The solution here is not to knock basketball from its perch atop the Philippine sports hierarchy; to paint over the portraits of Kobe and Magic that adorn local jeepneys; to remove the hoops references from TV sitcoms and movies; or to bulldoze every pork barrel-funded full court. Basketball doesn’t have to be erased to start giving other sports a more equal share of resources and attention, or for politicians to devote more of their largesse to medical clinics and better roads.
To suggest that “basketball is not for Filipinos” robs the country of its unique relationship with the sport. This year, basketball is 100 years old in the Philippines. It was brought to the country in 1910, when the American colonial government made it part of the P.E. curriculum in public schools. At first, the sport was intended to be an alternative activity for girls, who were deemed too fragile for baseball and track and field. That makes basketball in Manila only 19 years younger than basketball in Springfield, MA, where James Naismith invented it in 1891. Other than the United States and the Philippines, it’s hard to think of countries that have been playing the sport seriously for so long.
In parts of the world where hoops didn’t catch on until the ‘60s or ‘70s, people learned a game whose basic moves had already been cemented by American basketball. It’s a different story in the Philippines. Of course, there’s no denying the American influence on hoops in the former U.S. colony. Yankee teachers, coaches and soldiers first spread the game through the archipelago and the American game has always served as a model for aspects of Philippine ball. But American basketball itself was still evolving in the pre-WWII years, and this gave Philippine hoops breathing room to develop on its own.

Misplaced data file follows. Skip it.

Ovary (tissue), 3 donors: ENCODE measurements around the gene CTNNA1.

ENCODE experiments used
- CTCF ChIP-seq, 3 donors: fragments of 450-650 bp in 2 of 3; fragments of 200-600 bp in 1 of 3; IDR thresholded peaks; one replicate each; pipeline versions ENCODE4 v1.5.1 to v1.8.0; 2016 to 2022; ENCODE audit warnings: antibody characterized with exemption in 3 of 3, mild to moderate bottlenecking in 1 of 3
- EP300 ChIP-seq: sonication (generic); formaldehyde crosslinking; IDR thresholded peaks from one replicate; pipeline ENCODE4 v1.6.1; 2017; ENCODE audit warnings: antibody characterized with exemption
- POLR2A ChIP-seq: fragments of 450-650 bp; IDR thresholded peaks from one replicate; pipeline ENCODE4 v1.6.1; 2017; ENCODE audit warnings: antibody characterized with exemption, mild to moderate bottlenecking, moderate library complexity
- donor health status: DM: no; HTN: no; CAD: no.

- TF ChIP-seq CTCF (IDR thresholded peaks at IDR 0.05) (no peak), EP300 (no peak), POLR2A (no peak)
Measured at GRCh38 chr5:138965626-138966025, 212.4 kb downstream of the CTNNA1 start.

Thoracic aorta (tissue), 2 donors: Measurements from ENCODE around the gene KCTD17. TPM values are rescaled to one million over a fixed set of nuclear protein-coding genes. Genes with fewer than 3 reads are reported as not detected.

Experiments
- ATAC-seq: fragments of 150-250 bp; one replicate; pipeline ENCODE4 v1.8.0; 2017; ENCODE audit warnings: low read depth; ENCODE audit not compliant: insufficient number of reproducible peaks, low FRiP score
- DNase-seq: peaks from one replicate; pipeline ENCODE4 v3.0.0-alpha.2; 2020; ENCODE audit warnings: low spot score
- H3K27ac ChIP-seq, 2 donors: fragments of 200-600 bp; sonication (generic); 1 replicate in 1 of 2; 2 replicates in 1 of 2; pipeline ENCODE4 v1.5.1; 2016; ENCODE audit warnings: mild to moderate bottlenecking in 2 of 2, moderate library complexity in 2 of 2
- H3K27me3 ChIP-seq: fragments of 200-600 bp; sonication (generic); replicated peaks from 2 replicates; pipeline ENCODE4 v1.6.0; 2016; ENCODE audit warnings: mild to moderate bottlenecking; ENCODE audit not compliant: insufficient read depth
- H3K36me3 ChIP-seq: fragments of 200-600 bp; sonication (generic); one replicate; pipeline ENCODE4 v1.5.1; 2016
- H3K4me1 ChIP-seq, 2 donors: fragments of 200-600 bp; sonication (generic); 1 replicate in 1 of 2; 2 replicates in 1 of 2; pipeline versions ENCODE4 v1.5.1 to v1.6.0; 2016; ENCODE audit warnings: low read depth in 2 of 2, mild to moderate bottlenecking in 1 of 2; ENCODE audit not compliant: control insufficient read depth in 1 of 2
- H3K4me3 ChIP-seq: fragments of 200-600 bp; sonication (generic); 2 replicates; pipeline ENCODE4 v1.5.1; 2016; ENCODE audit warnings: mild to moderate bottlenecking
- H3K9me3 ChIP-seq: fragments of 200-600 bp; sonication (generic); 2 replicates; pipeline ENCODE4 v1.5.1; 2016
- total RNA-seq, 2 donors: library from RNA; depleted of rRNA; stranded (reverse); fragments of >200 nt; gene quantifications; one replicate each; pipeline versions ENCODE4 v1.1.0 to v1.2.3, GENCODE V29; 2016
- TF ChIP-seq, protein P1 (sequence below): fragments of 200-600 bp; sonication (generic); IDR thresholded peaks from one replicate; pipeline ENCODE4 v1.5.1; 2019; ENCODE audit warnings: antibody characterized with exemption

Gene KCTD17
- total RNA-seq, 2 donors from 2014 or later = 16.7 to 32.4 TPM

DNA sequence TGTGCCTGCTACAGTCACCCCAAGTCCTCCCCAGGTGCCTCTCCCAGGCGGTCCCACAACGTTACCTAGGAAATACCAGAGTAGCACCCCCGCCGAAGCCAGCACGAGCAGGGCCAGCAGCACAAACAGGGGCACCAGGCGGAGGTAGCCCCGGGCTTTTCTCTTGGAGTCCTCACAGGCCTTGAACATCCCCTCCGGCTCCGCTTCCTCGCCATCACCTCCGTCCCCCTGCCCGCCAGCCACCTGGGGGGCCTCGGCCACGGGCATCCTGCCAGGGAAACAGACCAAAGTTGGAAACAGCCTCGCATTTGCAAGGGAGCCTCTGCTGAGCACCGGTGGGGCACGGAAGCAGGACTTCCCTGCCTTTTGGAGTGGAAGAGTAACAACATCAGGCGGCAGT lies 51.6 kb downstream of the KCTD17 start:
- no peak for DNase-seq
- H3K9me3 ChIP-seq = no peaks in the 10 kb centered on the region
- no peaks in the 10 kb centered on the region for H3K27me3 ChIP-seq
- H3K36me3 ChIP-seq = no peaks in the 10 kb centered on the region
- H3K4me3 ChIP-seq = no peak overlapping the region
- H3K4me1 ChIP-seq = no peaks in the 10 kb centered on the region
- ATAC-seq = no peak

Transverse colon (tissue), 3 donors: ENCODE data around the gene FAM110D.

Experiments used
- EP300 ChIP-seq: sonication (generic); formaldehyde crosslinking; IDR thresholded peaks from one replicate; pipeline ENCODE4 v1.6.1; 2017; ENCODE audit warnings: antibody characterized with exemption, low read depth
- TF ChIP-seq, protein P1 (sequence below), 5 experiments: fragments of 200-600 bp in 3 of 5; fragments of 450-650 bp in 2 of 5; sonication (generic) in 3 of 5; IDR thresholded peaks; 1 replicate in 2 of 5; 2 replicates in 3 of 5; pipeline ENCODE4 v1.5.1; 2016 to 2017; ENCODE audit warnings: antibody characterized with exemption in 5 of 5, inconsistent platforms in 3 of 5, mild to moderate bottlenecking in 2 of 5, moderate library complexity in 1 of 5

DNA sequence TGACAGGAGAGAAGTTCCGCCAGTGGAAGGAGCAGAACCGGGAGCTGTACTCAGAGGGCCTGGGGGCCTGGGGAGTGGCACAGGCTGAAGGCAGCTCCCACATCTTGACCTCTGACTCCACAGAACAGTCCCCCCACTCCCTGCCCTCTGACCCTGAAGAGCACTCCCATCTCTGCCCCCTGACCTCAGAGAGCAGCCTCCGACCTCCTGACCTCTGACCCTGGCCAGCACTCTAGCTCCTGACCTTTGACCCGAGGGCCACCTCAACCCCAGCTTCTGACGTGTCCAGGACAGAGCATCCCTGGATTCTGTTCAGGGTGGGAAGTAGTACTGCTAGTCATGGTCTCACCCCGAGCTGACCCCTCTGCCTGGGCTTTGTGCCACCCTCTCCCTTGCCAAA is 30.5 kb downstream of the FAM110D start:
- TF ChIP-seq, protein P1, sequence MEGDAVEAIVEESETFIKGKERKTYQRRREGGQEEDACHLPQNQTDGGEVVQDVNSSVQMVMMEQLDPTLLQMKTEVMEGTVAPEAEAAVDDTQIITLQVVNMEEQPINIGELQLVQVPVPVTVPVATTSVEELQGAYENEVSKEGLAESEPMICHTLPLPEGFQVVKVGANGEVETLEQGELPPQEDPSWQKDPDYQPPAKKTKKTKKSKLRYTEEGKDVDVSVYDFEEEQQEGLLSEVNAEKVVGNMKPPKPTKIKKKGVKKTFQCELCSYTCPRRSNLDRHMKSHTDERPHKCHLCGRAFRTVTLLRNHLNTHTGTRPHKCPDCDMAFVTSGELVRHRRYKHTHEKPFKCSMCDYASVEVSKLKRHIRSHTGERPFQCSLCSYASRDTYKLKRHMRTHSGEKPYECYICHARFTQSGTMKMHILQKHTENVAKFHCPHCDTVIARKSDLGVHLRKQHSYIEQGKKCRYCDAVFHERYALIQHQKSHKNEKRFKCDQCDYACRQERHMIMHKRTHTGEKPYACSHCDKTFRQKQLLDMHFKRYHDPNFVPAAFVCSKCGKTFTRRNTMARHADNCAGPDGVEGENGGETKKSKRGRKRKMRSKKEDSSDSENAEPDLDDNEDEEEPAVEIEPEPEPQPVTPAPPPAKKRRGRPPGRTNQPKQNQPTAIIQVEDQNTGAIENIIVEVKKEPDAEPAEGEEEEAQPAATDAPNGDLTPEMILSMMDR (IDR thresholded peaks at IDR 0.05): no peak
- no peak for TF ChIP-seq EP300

When a flock of kids took the court at some Manila playground in the 1930s or ‘40s, no coach was there to show them how to follow through on their jump shots. Hell, jump shots hardly even existed back then. The game they learned, to a large extent, is based on the moves and shots they taught themselves. Over the years, that homegrown style has blended with the formal skills taught in clinics the world over to create a Philippine style unto itself.
You know the sidestep Rajon Rondo has been using throughout these Playoffs to hop around defenders on the break? I can’t think of NBA players other than him and Dwyane Wade who use it regularly, but it’s often the first one-on-one move Pinoy players learn. Certain players who are borderline staples of the Philippine game – the Barkley-built power forward whose pet move is a double clutch reverse layup released with more spin than a screwball, the six-nine center who tries to finish all his post moves with scoop shots – would be rare breeds in the NBA or Euroleague. They’re part of the Philippines’ own deep, rich basketball lore.
When you have a hundred years’ worth of hoops history, a style of play other countries couldn’t mimic if they tried, and a population bursting with people willing to wake up before dawn to get some run, you don’t need an Olympic bronze or even an Olympic berth to justify your love of the game. Basketball is for you.